And that explanation is just skimming the surface.

"There are a multitude of other things that happen from the point of takeoff to the point of clearing the bar, which has to be done in a split second," Mackey said. "It isn't like you have time to think, 'Now I have to do this, now I have to do that.' You have to be mentally prepared when you take off and know that this is what you are doing as soon as you leave the ground."

"The pole vault is all about physics," Smithville PV coach Don Dravenstott said. "It is a complicated event, there is nothing easy about it."

Safety first

All OHSAA-affiliated schools who sponsor the pole vault are required to have at least one coach with a special training certification in the event.

"You have to have a special mentality to be a pole vaulter," said Dalton pole vault coach Tim Spires. "It is all in who the kid is and their attitude. They have to want to do it. What we do as coaches is make it safe for the kids when they decide they want to do it."

"There is a risk involved in any sport," Dravenstott said. "When the pole vault is done properly, that risk greatly diminishes."

Athletes have to be aware of the risks and must be willing to follow their coach's advice to a T.

"You are going 10-feet in the air, which is a pretty long fall, so if you don't do it right, it's going to hurt," Besancon said. "Safety is always stressed."

Many coaches take online courses or attend seminars to gain or renew certification. Others go above and beyond, attending training camps and classes to further extend their knowledge.

"The one goal that I have is to send kids home to mom and dad every night safe," Dravenstott said, "Not that they can't do silly things like roll an ankle, because accidents do happen, but my goal is to get them home safe."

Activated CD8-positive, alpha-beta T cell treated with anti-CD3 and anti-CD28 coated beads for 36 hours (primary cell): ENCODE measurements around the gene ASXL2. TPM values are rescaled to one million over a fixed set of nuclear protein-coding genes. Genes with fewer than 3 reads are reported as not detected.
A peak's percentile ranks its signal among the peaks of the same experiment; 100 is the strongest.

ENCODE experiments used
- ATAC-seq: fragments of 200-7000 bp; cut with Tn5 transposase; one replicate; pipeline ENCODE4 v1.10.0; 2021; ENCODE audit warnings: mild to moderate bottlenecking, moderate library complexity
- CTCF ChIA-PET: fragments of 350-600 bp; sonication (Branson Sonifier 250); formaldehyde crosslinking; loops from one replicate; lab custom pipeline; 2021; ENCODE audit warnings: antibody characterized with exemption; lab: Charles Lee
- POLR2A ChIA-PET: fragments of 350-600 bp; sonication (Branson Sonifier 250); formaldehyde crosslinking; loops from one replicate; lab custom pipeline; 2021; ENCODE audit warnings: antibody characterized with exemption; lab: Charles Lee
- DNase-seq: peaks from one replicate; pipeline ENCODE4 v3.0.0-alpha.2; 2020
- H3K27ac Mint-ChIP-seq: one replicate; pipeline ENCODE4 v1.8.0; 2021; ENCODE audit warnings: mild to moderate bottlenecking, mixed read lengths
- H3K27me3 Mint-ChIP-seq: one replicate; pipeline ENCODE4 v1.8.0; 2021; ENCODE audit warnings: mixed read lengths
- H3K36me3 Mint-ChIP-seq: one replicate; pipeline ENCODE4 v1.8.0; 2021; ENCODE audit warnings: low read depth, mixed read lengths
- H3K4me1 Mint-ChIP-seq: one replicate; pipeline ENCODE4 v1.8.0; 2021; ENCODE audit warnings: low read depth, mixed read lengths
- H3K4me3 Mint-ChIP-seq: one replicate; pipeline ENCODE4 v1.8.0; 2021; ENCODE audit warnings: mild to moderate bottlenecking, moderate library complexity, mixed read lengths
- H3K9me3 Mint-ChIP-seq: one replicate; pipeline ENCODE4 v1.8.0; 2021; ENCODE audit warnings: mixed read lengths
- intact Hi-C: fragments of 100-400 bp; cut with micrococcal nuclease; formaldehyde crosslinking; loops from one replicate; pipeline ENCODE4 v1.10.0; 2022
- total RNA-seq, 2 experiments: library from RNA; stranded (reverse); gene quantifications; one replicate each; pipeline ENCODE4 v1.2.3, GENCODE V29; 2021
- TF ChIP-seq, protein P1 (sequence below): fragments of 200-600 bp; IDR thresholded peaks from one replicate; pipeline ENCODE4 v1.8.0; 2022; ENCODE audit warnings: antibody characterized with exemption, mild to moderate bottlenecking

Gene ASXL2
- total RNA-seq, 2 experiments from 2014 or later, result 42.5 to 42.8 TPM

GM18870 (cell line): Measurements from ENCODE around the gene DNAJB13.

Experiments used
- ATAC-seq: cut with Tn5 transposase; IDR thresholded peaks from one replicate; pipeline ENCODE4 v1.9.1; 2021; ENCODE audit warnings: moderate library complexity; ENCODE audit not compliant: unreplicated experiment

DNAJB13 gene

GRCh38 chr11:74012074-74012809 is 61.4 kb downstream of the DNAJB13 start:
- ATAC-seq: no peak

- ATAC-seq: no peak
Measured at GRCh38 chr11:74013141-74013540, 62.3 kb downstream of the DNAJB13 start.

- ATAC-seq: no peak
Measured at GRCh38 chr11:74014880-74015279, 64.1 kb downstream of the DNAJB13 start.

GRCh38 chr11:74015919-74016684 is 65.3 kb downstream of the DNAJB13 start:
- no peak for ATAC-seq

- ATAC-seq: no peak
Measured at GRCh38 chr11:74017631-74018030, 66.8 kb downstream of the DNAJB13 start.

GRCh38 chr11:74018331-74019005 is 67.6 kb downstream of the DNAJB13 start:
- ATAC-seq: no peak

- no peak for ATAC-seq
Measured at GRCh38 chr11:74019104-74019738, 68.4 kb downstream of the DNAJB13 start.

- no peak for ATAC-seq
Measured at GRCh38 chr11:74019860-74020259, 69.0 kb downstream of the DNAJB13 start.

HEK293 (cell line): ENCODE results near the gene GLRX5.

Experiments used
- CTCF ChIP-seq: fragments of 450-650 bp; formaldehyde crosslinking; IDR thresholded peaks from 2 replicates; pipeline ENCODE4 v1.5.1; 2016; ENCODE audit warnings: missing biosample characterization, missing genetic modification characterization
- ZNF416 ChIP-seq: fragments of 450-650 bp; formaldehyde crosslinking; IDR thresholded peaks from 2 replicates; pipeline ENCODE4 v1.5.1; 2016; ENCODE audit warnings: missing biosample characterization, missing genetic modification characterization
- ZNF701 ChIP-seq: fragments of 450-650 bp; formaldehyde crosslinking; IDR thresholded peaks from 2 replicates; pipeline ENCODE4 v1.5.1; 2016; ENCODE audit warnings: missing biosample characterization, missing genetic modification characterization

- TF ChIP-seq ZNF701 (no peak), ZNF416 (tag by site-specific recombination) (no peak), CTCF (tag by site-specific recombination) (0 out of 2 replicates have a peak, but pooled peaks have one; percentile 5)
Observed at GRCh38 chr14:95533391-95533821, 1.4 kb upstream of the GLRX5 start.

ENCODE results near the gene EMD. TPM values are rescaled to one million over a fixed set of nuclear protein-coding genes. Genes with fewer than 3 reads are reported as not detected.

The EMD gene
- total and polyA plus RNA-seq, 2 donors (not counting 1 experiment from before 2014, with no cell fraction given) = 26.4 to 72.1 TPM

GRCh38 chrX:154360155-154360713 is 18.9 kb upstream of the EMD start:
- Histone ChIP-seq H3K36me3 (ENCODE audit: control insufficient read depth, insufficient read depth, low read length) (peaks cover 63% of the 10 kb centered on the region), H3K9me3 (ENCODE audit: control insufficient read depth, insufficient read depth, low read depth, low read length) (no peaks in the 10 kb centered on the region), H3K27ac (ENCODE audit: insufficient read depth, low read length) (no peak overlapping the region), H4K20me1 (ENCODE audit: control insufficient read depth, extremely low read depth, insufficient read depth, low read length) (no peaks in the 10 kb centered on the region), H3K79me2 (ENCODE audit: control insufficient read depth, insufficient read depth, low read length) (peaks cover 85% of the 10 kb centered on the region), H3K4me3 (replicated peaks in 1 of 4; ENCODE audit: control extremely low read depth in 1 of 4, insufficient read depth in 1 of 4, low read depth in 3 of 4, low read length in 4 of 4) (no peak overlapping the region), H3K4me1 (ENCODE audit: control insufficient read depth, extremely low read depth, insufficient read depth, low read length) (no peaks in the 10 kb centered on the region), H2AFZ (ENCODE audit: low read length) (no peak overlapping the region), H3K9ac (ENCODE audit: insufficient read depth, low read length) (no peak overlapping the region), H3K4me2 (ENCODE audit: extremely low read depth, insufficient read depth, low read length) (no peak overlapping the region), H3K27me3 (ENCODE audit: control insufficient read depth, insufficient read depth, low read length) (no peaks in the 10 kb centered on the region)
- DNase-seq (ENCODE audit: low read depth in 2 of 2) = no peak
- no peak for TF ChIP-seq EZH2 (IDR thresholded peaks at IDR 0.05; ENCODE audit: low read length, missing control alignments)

All about the pole

Of course, there would be no pole vault without the pole, a fiberglass stick with just enough give to allow some bend -- but not too much -- without breaking.

A pole costs $300 on average, Dravenstott said, with some of the longer ones costing upwards of $600.

"It is extremely important to have the right pole because your body and pole work together as a machine," Dravenstott said. "The longer the lever and straighter the lever the more energy you create."

"As an athlete gets better and starts improving, they are going to need the next heavier pole," Dravenstott continued. "You can have kids move through five or six poles in one meet based on what is happening and what they are doing."

A family affair

Last spring when Orrville graduate Aaric Milligan's poles caught on fire in an RV blaze en route to the state meet, dozens of coaches and athletes came through with even more fiberglass than the Rider had to begin with.

Milligan, who cleared a personal best 14-9 en route to a Div. II fifth-place finish, said he was relieved that so many people responded to what he deemed, "the most ridiculous sports story I will ever get to tell."

That is just one example of how close-knit the pole vaulting community is. Many of the athletes have trained together year-round.

"At meets, it isn't just one coach helping you," said Smithville senior Rafe Eggeman. "You have multiple coaches coming up to you with tips and advice, and you know they all know what they are talking about."

"I love the closeness of the sport," Besancon said. "We jump indoors together and have really gotten to know each other. It is competitive, but we're all friends, so it is nice to have that friendly competition."

Christy Johnson can be reached at 330-287-1624 or cjohnson@the-daily-record.com

See the full article at the Wooster Daily Record